Furthermore, it is of critical importance that those students who decide not to attend post secondary institutions have an exposure to basic subjects in high school.
The Legislature, Gov. George Deukmejian and Superintendent of Public Instruction Bill Honig have taken much the same view as Chancellor Reynolds and the trust ees by requiring more rigorous high school graduation standards for all California high school stu dents. As a result of these new requirements, most high school graduates will already meet the projected CSU standards. More over, high school students and counselors have been given ample time to prepare for these new requirements.
The California State University and, we believe, Superintendent Honig, the Legislature, and the governor are committed to work ing with the high schools in recruiting students from all un der-represented minority groups and to assuring that they have a successful college experience. Examples of their ongoing efforts include academic partnership legislation, budget proposals to recruit minority students, creation of a CSU Remediation Task Force, and a major study and recommendations concerning Hispanic underrepresentation in the CSU.
In his preoccupation with predictions of “doom,” Acuña failed to note the foregoing points. He also failed to point out that any student not admitted to the CSU can attend a community college and have every opportunity to qualify for later transfer to a university. No minority students will be denied access because of the proposed strengthening of admissions requirements; rather, they will enter the CSU with strong academic preparation and maximum chances to succeed.
We believe that the faculty of the CSU share Acuña’s concern over the challenges posed for mi nority students by higher admission standards and intend to do all that we can, in cooperation with Chancellor Reynolds, her staff and the board of trustees, to assure solid preparation in the high schools, continued access to the CSU, and increased success once students gain entry.
5. Bad Teachers: Putting the University on the Spot, Too
FRANK del OLMO
Los Angeles Times (1923-Current File); Feb 14, 1985;
ProQuest Historical Newspapers: Los Angeles Times (1881-1990)
Bad Teachers: Putting the University on the Spot, Too
By FRANK del OLMO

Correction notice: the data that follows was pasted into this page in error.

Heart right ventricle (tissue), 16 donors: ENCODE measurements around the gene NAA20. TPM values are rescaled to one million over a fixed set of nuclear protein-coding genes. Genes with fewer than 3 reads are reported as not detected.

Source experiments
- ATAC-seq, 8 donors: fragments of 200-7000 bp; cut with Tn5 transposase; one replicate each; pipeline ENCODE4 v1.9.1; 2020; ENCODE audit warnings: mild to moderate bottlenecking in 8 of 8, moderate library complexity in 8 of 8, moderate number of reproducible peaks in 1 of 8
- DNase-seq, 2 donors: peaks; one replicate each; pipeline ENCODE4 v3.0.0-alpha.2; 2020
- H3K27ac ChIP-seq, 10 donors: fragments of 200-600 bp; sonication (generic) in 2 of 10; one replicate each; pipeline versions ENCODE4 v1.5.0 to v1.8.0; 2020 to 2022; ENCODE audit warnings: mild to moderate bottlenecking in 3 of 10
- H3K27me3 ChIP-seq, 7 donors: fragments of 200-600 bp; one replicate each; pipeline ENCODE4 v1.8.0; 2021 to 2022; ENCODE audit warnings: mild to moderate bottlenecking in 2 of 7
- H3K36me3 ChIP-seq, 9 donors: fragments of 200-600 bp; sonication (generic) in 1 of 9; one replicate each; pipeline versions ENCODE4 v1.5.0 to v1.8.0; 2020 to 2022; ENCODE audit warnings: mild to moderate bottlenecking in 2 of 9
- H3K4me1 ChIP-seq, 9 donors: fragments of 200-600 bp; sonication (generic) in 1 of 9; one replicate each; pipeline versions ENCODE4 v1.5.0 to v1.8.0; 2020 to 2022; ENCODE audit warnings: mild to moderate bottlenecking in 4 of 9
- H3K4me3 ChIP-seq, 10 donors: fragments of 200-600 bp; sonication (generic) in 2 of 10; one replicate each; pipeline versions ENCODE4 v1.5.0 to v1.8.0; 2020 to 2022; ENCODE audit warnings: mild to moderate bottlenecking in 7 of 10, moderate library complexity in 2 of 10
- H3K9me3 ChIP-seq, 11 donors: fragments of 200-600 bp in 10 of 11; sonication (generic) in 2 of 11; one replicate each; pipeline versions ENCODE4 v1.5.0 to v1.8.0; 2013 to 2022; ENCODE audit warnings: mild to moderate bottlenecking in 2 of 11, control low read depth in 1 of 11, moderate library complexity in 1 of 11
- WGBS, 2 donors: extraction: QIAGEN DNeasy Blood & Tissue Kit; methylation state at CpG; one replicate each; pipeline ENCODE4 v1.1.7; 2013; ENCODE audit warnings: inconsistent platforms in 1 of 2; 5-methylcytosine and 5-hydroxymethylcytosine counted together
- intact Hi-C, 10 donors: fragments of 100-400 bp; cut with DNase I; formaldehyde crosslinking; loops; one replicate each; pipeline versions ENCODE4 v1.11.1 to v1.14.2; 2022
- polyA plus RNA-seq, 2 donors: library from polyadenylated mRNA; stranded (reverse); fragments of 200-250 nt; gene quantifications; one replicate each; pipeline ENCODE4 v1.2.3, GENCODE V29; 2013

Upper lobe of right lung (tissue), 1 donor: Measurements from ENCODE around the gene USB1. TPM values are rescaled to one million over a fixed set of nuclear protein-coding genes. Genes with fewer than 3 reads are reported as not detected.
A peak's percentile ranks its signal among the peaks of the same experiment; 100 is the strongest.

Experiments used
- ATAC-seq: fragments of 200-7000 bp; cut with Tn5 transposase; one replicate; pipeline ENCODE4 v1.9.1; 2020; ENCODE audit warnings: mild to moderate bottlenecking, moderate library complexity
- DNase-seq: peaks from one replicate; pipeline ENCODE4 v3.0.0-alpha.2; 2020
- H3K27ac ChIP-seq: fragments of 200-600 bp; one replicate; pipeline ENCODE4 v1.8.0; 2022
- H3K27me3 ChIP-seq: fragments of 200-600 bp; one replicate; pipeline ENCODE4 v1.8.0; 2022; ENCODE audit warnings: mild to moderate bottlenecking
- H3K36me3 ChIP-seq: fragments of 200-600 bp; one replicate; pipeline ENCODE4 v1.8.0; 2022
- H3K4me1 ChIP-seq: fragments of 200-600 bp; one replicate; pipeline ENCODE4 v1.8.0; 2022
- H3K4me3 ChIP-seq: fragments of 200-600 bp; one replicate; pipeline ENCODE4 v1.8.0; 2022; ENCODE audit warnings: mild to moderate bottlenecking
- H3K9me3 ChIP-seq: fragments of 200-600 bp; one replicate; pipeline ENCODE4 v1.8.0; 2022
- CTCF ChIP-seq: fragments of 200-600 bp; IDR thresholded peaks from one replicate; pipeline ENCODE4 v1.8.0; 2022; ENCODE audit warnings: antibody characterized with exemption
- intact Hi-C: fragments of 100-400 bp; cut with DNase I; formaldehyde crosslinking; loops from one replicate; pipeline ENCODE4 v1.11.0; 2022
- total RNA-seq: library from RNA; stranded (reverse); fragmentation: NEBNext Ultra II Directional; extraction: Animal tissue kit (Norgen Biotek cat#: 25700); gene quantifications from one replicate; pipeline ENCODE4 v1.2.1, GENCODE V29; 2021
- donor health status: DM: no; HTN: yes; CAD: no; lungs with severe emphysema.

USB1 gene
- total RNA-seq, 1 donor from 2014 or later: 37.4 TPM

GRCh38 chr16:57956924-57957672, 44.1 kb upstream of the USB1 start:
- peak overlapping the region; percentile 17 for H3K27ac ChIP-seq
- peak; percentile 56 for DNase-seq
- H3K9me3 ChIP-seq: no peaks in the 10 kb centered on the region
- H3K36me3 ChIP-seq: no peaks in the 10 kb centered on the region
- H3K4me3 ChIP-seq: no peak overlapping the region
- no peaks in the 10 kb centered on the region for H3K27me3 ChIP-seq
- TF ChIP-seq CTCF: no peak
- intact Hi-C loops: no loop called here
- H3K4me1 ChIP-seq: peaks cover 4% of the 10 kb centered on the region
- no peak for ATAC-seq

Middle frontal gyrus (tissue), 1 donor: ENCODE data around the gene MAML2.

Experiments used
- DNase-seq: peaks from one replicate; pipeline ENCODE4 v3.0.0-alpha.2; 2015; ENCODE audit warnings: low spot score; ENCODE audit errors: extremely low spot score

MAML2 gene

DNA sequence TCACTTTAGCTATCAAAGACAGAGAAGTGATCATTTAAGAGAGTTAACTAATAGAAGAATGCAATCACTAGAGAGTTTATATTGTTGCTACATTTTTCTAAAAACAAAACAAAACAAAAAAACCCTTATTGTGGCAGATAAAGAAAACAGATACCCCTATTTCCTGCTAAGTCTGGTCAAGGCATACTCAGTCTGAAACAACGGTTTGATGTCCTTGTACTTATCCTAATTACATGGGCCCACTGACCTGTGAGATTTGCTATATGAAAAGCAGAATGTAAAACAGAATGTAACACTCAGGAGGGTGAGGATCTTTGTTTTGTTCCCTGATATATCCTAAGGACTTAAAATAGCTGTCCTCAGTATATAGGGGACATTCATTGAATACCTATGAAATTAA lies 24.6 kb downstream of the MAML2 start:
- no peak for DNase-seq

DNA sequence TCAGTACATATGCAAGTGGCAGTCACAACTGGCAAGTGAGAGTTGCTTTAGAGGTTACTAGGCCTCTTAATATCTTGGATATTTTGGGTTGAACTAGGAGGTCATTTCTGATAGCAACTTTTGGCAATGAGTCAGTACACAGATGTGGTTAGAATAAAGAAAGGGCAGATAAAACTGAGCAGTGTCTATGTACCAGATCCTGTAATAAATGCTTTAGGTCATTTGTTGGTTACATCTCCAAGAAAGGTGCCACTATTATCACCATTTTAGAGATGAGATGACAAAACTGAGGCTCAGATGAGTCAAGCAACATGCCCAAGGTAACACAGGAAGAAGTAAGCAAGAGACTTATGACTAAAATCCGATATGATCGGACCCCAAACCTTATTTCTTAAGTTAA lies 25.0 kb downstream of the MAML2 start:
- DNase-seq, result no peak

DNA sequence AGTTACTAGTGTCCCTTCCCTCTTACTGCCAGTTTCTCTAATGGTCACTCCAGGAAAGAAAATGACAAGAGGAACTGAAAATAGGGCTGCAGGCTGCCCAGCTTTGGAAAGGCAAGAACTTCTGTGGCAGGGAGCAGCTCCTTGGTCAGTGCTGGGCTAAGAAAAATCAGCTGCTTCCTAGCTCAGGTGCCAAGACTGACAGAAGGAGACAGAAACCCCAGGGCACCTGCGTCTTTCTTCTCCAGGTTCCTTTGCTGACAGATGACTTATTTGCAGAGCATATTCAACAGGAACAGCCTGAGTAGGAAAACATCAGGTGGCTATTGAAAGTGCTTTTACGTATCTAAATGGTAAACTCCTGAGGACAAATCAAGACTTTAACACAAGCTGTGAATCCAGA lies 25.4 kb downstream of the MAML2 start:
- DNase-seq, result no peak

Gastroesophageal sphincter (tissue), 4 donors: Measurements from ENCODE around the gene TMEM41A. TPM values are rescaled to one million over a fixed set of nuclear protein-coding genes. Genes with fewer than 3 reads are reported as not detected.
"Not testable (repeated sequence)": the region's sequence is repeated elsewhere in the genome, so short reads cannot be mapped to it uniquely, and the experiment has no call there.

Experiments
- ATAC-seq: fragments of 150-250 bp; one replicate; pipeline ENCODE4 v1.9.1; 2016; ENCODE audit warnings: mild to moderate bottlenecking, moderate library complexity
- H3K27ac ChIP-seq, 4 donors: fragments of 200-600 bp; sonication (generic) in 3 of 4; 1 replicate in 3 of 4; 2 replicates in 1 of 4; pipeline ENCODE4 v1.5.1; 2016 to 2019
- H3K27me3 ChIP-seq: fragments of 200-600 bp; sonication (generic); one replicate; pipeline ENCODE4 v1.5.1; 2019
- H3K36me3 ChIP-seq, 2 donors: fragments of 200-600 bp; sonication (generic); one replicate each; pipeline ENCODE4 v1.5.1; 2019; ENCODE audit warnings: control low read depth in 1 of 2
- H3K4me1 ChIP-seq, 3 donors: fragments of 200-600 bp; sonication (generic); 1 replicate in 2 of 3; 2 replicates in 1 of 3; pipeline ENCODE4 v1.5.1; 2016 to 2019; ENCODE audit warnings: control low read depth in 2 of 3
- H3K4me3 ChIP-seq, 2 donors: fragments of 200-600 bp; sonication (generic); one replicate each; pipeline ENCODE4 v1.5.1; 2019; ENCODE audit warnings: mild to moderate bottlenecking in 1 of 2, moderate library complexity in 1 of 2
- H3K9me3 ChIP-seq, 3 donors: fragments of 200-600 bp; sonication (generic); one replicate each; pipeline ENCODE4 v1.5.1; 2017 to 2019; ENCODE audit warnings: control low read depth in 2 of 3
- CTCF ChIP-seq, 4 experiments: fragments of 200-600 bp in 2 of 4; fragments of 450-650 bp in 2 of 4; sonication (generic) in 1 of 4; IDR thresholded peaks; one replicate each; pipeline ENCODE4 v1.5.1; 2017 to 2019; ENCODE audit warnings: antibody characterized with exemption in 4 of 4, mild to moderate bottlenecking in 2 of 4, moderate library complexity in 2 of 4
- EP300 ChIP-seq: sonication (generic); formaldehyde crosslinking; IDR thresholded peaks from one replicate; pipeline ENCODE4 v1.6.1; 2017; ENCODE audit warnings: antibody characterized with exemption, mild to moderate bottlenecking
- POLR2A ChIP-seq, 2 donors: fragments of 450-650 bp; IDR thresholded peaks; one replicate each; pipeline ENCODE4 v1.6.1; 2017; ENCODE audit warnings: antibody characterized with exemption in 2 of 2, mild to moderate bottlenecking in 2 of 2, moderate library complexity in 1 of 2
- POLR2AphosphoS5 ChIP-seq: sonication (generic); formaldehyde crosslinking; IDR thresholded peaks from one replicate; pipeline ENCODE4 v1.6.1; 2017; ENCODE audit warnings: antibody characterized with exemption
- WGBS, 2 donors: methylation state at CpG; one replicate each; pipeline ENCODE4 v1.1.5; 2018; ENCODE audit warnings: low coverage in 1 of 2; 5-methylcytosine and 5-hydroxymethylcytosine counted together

In 1969 I was one of a handful of Chicano students attending San Fernando Valley State College who persuaded a respected Mexican-American historian to give up his job at a private college in order to build a Chicano Studies department at our school.
We all believed that if anyone could make valley state or Cal State, Northridge, as it is now called-more sensitive to Latino students it was Rodolfo Acuña. After all, Acuna, who holds a Ph.D in Latin American history, was as well known for his political activism as for his academic research into the history of the Southwestern United States and the Mexican-Americans who helped build the region.
Fifteen years later I know that we made the right choice, but I am just as sure that university officials wish that we had picked someone else.
For despite his academic credentials, Acuña also is a gadfly who freely criticizes the shortcomings of the system that nurtures him. Only his reputation as a teacher and the fact that he has tenure protect him when he gets into internal brouhahas with his academic peers and superiors. The latest round began when Acuña criticized Chancellor Anne Reynolds’ proposal to raise student admission standards for the state university system.
Rcynolds believes that Latinos and other minority students will have a better chance of success in higher education if they are better prepared by the state’s high schools before they arrive at Cal State’s 19 campuses. She sold the idea to the university board of trustees who decided that, starting in 1988, high-school students applying for admission must have completed at least four years of English, three years of mathematics and social sciences, two years of science and foreign languages and one year of fine arts.